25 February 2016

I Don't Know What We're Afraid Of Now

For most of 2015, I neglected this blog; my little corner of the Internet, but I'm hoping to jump back in, if that's cool.

Late in 2015, I sat in a body positive panel with Ushshi of Dress Carcass. There, she urged the audience to remember that their dollars matter. I know it's incredibly easy to swipe your credit card at all those fast fashion brands selling five items for the price of one, but only using size 12/14 models in their supposedly inclusive photo shoots, but it's perhaps far more helpful to issues of body positivism to support the independent brands doing things right. The brands that care about listening and giving visibility to plus size women. The brands that aren't just co-opting "body positivity" because it's a buzzword, but that live and breathe all the industry changes we're supposedly fighting for.

I see small brands like Smart Glamour (a one woman show founded and run by Mallorie Dunn), that manage to make sizes XXS through 6XL (not to mention custom sizing), and it baffles me that multi million dollar corporations claim it's just too expensive to extend their ranges. So I made a decision this year when it came to fashion, which was to only purchase from the brands that give a shit about me, and my fellow fat fashion lovers of all sizes, shapes, and styles. When my budget allows, this might mean buying one rad skirt instead of three striped tees and a knit cardigan at H&M. But if I'm supporting folks who believe in equal representation — without exceptions, disclaimers, or subjective plus inclusion — then I'm all for it. I wanted to start with Ready To Stare.

I've had the pleasure of working with writer and designer Alysse Dalessandro at Bustle for about a year now, and she's a constant source of inspiration to me. She wears whatever the hell she wants, she designs whatever the hell she wants, and her fat activism never feels feigned or altered to fit into any mainstream, cookie cutter idea of body positivity. And in November 2015, she broke the Plus Size Internet.

It wasn't a nude selfie or fatkini photo that did it. It was a dress — the Convertible Cupcake Dress/Maxi Skirt. If you want to read a fascinating account about the polarizing reactions this dress caused online, I highly recommend reading her blog post on the subject.  My take is sorta this.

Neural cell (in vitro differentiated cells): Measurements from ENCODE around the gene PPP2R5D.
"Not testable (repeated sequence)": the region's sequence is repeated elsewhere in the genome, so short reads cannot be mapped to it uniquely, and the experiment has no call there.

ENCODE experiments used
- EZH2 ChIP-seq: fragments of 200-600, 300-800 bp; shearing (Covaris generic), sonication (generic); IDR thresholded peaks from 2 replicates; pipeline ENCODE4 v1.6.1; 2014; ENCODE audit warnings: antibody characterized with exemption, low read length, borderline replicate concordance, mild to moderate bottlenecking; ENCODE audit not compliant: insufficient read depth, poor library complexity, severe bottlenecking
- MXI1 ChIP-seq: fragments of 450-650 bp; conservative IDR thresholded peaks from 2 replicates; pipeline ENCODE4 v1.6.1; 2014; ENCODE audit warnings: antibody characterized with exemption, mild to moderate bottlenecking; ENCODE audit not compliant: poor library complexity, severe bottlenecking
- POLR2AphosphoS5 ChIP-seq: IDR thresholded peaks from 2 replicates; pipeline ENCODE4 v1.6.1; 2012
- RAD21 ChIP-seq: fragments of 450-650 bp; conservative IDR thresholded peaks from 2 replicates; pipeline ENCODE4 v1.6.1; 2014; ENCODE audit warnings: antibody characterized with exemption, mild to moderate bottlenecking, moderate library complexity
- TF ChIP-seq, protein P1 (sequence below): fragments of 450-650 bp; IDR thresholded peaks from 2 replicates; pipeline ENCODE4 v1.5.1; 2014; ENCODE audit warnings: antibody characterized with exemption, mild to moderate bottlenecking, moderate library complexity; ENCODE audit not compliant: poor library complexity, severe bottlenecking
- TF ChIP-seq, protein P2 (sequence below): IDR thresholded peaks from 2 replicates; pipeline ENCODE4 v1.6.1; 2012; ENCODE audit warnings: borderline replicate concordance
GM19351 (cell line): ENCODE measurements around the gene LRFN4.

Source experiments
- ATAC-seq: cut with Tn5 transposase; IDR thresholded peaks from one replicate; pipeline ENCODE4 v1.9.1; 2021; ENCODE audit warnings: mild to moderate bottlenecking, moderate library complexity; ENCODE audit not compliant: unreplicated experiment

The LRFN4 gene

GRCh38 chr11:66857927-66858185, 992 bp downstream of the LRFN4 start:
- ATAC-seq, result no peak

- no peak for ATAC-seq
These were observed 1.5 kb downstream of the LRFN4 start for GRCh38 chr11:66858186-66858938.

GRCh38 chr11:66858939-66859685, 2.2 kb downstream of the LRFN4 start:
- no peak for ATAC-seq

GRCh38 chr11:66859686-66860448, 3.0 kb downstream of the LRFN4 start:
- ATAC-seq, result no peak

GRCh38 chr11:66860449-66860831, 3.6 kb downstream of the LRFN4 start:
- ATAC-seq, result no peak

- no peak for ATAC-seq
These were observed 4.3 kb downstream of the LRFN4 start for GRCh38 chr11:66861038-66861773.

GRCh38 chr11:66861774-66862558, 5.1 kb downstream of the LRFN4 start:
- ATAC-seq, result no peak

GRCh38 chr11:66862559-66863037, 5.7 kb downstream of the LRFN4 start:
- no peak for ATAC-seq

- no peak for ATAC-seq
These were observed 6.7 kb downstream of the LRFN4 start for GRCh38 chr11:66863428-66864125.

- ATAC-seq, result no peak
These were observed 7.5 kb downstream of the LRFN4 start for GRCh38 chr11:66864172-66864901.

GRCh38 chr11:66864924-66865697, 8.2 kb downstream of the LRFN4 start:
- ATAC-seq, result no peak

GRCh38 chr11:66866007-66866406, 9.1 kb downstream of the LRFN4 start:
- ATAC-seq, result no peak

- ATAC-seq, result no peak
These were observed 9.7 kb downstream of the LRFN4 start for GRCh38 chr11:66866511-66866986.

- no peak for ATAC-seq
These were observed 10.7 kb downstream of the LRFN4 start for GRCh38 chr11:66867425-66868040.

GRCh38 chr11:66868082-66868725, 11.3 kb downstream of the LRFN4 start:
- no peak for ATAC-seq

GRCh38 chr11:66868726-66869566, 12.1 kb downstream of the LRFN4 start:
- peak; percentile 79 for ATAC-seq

For decades, plus size women had very little in the way of available, stylish fat fashion. What we did have usually consisted of baggy, boring silhouettes designed to hide our every curve — but possibly decked out in some oversized flowers or rhinestones seemingly meant to distract from the fact that we had no real options. See below.



The principal sartorial "rule" for plus size women was simply to hide their bodies at all costs, because who in their right mind would want to see those rolls or know there was a fat human in their presence?

But there's always been this other "guideline" of sorts that proves just how contradictory beauty standards are. Fat women should do their damnedest to "flatter" their figures. They must cinch in at the waist, push up the boobs, show off the booties, and look as hourglass-perfect as possible. If we're going to insist on being fat, then we must at least all be fat versions of Marilyn Monroe. 

I love that so many fat women, myself included sometimes, show our bodies love through form-fitting, rule-breaking outfits. I love that we rock two-piece bikinis, bodycon dresses, mini skirts, and crop tops in constant acts of subversion. I'm thankful for that, and the bravery I see in so many women who show off their fat despite the fact that we're still living in a time when fat people face biases in the medical community, increased likelihood of conviction, minimal representation in any media, impacted earning potential, and ongoing trolling simply because they don't exist in a body deemed conventionally acceptable and attractive. But sometimes I wonder whether our desire to present unapologetically has meant we've forgotten the importance of variety and choice.

To me, the liberation of plus size fashion has always been about options. In the world of "straight size" style, women between sizes 0 and 12 have what feels like almost unlimited access to clothes. If you want an oversized, minimalist, athleisure-esque silhouette, you can probably find it. If you want a form-fitting mini in a bold print, you can likely find that, too. The same isn't unfortunately true for plus size women.

When Alysse released this dress/skirt hybrid, some people were pretty mad. They accused her of "setting plus size fashion back." And of designing something highly "unflattering." Little did they know that designing an eff you to "flattering" was precisely her intention.

This dress was a symbol. If it had been worn on any runway or red carpet by a thin woman, it likely wouldn't have received the deluge of criticism Alysse got (á la Rihanna's cupcake dress). She created an option — an option for any fat woman who loves baggy silhouettes but doesn't feel like she's entitled to them because they won't shrink or hourglass-ify her body. This was an option for those who love unconventional cuts, but who have never had those kind of runway-weird selections available in their size. She created an option that bridged the gap between straight and plus just a little bit more.